TORONTO - “If you’re going to not have fun anymore playing the game just because you’re losing a couple of times, you should probably not even play.”
Leafs forward Kris Versteeg.
“If you’re in this right now and you’re having fun, you should be questioning where your head is at, where your heart is at.”
Leafs goaltender J.S. Giguere.
So that’s the problem.
The Leafs don’t know whether they should be having fun or not.
Once they figure that out, it’s onward and upward. Cue the dirge.
One thing for sure though, Maple Leafs coach Ron Wilson is not having fun — other than at his post-practice media scrums, when he can rag on some media guys. (Thursday, he compared his captain, Dion Phaneuf, and a pesky radio guy, to woodpeckers, which was good for a couple of guffaws).
But in the big scheme of things, you know Wilson is dying inside.
No coach likes to lose, but coaching a losing Leafs team in Toronto is like going to the dentist and finding out it’s the evil Dr. Szell from Marathon Man wearing the white mask.
“I don’t worry about stuff like that (but) I’m always being asked that, and does get irritating,” said Wilson, when asked if he is starting to wonder about his job. “I don’t even think about that stuff other than when I have to come here — because I know someone is going to ask that question.”
Wilson knows that when the Leafs lose, his job security is going to come up. Sure enough, as soon as Wednesday’s night game 4-1 loss to the Florida Panthers was in the books, Twitter and the Blogosphere (sounds like a bad after school special) were jam-packed full of fans and media types speculating on whether Wilson should be fired.
Ridiculous? Who knows. But even if you don’t like Wilson (personally I like a guy who can take the p--- out of people), you can’t blame him for this seven-game losing slide.
Yes, Toronto’s special teams aren’t great. But by and large, the Leafs come out every night with energy and a plan. The goal-deficient Leafs are actually averaging more shots per game than their opponents (27.7-26.9), though their goals per game average (2.13) is the second worst in the NHL. If not for the fact that there’s only one natural goal scorer on the team, they’d probably be fairly high in the standings.
People seem to forget that Wilson has precious little to work with in terms of team offence, and that’s an understatement. The quick start was a mirage. The Leafs were playing over their heads.
How can anyone expect this team to win when it has probably the weakest top two lines in, as Harry Neale would say, the National League?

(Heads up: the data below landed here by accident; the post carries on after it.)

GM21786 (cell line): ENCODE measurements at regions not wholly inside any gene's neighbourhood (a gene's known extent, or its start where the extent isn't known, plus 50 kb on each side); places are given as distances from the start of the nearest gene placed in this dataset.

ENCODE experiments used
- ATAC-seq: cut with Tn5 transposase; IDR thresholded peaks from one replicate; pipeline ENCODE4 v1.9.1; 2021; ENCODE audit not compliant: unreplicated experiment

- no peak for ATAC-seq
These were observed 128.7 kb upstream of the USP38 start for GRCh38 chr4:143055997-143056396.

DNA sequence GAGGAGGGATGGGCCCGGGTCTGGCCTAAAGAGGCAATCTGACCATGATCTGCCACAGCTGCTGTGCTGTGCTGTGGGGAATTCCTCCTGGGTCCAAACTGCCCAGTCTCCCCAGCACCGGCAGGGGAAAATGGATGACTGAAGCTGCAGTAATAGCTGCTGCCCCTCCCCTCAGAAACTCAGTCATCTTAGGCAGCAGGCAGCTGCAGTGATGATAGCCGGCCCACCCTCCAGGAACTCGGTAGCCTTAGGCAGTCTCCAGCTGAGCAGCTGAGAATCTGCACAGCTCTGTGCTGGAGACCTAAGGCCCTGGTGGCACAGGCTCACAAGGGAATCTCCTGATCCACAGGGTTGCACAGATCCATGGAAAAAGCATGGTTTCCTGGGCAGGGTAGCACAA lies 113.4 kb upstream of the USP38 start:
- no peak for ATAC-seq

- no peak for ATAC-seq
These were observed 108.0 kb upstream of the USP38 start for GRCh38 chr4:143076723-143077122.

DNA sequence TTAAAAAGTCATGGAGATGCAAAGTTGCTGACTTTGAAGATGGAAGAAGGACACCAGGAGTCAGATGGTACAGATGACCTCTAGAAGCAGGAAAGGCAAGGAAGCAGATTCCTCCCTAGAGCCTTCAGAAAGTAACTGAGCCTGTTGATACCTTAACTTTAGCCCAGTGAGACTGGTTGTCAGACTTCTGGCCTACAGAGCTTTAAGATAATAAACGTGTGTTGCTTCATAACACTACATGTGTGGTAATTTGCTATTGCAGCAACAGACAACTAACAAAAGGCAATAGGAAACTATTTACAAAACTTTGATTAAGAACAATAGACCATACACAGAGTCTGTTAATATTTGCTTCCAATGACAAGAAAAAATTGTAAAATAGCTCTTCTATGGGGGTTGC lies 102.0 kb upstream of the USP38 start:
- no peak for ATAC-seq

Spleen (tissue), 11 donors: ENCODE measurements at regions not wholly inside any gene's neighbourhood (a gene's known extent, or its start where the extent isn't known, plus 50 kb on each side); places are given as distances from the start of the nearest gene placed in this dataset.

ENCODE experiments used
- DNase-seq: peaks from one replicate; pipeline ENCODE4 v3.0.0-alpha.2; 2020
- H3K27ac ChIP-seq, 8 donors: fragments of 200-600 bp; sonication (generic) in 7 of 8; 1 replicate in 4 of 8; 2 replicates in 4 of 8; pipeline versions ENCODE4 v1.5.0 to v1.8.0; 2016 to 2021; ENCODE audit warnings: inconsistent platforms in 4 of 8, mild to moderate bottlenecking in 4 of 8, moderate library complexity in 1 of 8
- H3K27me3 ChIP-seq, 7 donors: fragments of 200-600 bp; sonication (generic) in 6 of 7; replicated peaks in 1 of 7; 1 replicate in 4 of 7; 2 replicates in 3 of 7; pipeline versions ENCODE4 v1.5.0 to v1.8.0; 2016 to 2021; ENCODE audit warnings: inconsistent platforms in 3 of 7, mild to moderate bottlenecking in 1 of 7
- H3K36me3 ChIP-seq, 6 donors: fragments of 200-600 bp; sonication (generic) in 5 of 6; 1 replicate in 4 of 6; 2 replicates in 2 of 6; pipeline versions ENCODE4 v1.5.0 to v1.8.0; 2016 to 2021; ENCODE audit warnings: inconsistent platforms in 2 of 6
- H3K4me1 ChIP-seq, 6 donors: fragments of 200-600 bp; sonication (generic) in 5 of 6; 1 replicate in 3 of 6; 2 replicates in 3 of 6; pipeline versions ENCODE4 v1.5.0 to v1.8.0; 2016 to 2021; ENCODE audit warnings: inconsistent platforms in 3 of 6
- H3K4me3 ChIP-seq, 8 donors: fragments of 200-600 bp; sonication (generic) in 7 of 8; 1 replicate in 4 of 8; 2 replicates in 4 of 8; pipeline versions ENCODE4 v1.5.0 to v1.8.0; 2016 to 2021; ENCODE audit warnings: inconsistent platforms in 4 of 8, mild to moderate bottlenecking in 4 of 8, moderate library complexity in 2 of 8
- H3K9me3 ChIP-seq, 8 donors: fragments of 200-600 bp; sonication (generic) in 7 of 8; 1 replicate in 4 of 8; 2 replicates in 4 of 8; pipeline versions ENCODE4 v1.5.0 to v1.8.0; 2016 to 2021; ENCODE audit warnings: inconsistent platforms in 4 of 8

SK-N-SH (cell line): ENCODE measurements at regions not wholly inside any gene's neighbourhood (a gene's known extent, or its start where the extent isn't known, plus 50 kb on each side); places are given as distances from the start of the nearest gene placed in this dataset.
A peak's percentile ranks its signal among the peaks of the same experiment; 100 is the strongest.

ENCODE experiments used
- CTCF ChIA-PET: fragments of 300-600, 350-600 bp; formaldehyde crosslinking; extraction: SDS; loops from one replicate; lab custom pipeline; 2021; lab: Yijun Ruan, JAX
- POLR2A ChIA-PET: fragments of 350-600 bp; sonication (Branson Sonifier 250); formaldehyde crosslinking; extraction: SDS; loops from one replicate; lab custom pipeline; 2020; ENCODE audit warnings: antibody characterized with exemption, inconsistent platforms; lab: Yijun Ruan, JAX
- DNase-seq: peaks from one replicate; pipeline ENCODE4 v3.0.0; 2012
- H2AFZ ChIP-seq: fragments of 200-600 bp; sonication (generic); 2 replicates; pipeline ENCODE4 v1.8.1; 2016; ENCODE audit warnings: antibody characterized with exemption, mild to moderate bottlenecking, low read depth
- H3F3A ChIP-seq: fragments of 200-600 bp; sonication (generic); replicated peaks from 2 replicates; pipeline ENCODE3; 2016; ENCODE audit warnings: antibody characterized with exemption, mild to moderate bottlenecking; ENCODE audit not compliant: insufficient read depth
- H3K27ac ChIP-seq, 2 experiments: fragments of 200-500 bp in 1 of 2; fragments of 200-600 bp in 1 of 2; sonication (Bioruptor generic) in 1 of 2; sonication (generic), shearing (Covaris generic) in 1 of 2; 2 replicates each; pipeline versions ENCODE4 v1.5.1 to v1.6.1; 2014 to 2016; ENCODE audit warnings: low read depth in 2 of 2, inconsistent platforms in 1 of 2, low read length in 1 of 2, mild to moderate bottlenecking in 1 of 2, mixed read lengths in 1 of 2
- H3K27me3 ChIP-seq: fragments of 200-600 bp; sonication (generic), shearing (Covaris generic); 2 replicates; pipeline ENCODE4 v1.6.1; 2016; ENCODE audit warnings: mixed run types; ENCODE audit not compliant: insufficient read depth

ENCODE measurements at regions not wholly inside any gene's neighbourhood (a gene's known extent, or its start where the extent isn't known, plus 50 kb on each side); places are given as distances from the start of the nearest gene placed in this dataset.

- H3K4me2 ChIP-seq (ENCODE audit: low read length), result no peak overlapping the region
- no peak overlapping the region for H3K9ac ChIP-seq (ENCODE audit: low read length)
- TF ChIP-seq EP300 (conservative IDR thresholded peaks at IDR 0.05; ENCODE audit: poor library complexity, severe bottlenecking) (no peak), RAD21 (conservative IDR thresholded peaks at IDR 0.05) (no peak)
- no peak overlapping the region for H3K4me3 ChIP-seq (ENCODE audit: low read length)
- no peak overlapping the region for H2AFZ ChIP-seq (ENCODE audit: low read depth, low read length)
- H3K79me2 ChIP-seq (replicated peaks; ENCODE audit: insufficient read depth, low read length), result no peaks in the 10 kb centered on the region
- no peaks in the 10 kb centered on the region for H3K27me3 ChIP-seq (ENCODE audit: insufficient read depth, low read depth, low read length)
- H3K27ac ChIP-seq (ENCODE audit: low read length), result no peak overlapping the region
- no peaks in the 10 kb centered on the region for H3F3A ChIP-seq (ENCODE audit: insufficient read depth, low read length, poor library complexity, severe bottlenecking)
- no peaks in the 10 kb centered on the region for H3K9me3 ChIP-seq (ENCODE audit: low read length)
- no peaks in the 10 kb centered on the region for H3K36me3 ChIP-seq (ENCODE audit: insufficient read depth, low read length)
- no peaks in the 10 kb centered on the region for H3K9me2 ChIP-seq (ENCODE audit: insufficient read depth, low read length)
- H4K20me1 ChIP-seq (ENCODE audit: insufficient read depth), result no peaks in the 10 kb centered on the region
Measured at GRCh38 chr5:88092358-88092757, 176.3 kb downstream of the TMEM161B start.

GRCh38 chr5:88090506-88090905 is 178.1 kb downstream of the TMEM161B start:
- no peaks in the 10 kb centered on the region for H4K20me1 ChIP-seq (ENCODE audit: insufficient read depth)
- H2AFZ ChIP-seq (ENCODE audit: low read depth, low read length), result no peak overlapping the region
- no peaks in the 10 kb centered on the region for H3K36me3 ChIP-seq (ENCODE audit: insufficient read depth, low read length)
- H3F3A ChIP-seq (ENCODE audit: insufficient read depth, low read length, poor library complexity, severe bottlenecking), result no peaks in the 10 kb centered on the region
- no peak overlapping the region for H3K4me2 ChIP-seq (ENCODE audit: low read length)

Their first line centre, Tyler Bozak, is an undrafted 24-year-old who had 37 NHL games on his resume coming into the season and whose best showing in two NCAA seasons was 34 points in 41 games. With all due respect to the kid, he might be the weakest first-line centre in the NHL, though he’s been recently bumped to the second line for Mikhail Grabovski.
Yet coming into the season, there seemed to be a sense, for some reason, that he was on the verge of being an NHL standout.
Phil Kessel is a first-line winger on any team. But fellow first-line winger (until recently), Kris Versteeg, is a second-line forward on a decent team and probably a third-line forward on a good team.
The second line, which is supposed to provide secondary scoring, is not much weaker than the first line. But that’s not very good.
Nikolai Kulemin is one of those players who might be good some day, but might never break out on a consistent basis. Clark MacArthur is a decent second- or third-line winger. If Toronto’s top two lines aren’t firing on all cylinders, the team can’t expect to score, or win. The players aren’t stupid, they realize that.
“That’s just silly to even talk about,” said Giguere, when asked about his coach. “Wils puts out a game plan ahead of us and it’s up to the players to execute and I don’t think we have. Can he be faulted for us not executing on the power play or giving up goals and stuff like that? I don’t think so.”
For some reason Wilson seems to land on the hot seat more than his GM, Brian Burke, probably because Burke has more allies in the Toronto media. But the man has virtually nothing to work with.